Sunday, 27 January 2019

ALBUM REVIEW: Deer Tick - Mayonnaise (Out February 1st 2019)

What are the factors for deciding to hone in on any particular release? From the beginning, obtaining an advance copy of MAYONNAISE, the new release from Deer Tick, tossed a few interesting inquisitive points around. Firstly, they are a band never investigated before despite being on the known periphery for a number of years. Maybe also a quiet period for new material created a suitable window to take a step into their world and give the album a couple of spins as a taster. Throw in the status of this being an interim release mixing covers, alternate versions of old songs and a handful of newbies gave the exploration process plenty of teeth and avenues.

On a side note, who can resist the striking cover sharing one of life’s delightful pleasures and the name Spencer Cullum Jr getting an insert alongside a song title. Where you stand on the mayonnaise debate may be irrelevant, but acknowledging one of Nashville’s premium pedal steel players, probably best known for his longstanding role in Miranda Lambert’s touring band, is a given. Therefore, enough inspiration began to surface to explore this album.

Deer Tick ‘tick’ many boxes on the indie rock/alternative Americana spectrum, but twang is not one of them. However, the addition of Cullum’s steel to the final track ‘Cocktail’ brings it to life, enhancing the original tenfold and making it a super listen ready to spice up many playlists when the entity of this album release fades.

Cocktail’ is one of the four tracks on the album that have had a makeover since the last Deer Tick record. That release in 2017 split across twin discs, simply labelled Volume 1 and 2, and added to a considerable back catalogue spanning almost twenty years. The other tracks are ‘Limp Right Back’, ‘End of the World’ and ‘Doomed From the Start’. Dedicated Deer Tick fans will no doubt voice opinion on the versions, the only brief assertion offered here is marginal, but this a tasting exercise without deep rooted authority.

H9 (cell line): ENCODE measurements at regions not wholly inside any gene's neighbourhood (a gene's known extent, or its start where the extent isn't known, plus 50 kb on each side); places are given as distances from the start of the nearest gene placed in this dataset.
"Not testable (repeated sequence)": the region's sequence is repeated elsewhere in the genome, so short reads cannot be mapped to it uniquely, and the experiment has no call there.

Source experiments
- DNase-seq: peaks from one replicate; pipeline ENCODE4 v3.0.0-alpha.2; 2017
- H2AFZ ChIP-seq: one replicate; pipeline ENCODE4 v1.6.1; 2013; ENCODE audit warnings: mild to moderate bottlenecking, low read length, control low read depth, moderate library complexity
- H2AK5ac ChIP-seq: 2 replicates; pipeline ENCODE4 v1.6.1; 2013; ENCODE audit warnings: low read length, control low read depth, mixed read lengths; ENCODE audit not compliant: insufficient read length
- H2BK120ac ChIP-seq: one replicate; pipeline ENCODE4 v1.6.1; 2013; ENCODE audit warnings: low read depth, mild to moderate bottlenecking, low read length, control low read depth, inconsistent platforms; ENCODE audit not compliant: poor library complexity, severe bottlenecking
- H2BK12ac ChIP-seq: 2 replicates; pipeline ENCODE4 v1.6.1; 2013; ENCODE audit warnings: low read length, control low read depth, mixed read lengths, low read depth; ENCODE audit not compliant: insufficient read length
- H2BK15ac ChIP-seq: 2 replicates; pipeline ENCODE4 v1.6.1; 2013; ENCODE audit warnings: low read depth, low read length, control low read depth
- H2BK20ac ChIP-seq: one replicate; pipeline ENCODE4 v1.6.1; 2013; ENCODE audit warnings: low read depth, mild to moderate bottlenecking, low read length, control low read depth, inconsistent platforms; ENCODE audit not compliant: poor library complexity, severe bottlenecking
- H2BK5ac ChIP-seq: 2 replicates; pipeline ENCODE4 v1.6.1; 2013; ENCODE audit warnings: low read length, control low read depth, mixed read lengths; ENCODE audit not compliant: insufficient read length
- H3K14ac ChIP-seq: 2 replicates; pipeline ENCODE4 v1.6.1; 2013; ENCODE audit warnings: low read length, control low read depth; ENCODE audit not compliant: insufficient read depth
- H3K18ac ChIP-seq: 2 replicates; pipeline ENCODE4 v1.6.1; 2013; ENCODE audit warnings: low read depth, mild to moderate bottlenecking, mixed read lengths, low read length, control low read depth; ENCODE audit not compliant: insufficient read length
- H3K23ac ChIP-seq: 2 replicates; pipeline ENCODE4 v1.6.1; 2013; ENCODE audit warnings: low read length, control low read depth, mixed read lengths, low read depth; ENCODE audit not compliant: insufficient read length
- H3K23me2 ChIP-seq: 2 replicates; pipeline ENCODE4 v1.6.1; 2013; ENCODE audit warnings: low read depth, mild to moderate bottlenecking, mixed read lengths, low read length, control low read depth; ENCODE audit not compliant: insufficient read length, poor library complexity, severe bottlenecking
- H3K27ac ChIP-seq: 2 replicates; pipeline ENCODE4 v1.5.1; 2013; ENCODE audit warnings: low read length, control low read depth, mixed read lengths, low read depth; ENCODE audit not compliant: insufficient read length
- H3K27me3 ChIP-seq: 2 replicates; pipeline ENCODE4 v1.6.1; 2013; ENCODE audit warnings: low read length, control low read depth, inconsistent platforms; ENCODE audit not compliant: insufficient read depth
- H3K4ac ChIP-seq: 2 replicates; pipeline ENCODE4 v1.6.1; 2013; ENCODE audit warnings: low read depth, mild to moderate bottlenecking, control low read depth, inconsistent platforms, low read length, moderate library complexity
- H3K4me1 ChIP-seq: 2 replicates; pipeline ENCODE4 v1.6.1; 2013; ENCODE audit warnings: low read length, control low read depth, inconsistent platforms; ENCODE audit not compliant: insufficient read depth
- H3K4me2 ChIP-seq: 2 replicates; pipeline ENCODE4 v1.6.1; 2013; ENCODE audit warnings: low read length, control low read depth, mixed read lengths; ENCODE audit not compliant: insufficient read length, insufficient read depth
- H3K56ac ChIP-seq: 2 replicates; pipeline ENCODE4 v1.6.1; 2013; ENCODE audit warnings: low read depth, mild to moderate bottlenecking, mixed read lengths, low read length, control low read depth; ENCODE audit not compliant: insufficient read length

Contributing to the interim status of this album are four covers that emerge after proving live favourites from the gigs played promoting the previous record. They come from diverse sources in George Harrison, The Pogues and the Velvet Underground, with the fourth, ‘Too Sensitive For This World’ by Ben Vaughn requiring some Google assistance. On the other hand, ‘White City’, ‘Run of the Mill’ and ‘Pale Blue Eyes’, all originally recorded by the aforementioned trio have a degree of popularity to draw conflicting comparisons with Deer Tick’s version. Without entering into serious debate, all four are good fit to what a newbie can extract from assessing the value of MAYONNAISE.
 
To stir the mix more productively, five new songs have been included. An act that can be contentious where fans feel a touch short -changed when primarily drawn to a release based on progression rather than reflection.

Putting the controversy to one side, the new tracks are a mixed bag: one superb, one experimental and three standard fare. ‘Hey! Yeah!’ is the pick of the bunch: catchy, raucous and reminiscent of the Scorchers at their post-punk best. This track did see the light of day last year, and at least, has a Bandcamp home in addition to the video. ‘Memphis Chair’ is a short instrumental piece and is a definite leftfield venture in the context of this album. ‘Bluesboy’ opens the record and is about as heavy as you get among the tracks, in contrast to the acoustic rock ballad existing within ‘Strange, Awful Feeling’ or the good old roots stomper ‘Old Lady’.

Has MAYONNAISE tempted further discovery into the work of Deer Tick? Maybe with a prevailing wind, but even in its phase as a stand-alone release it provides a fascinating listen, prompting many discussion points. So if propelling a band forward is a goal for any record, this box has been ticked and in a way to successfully court newbies.


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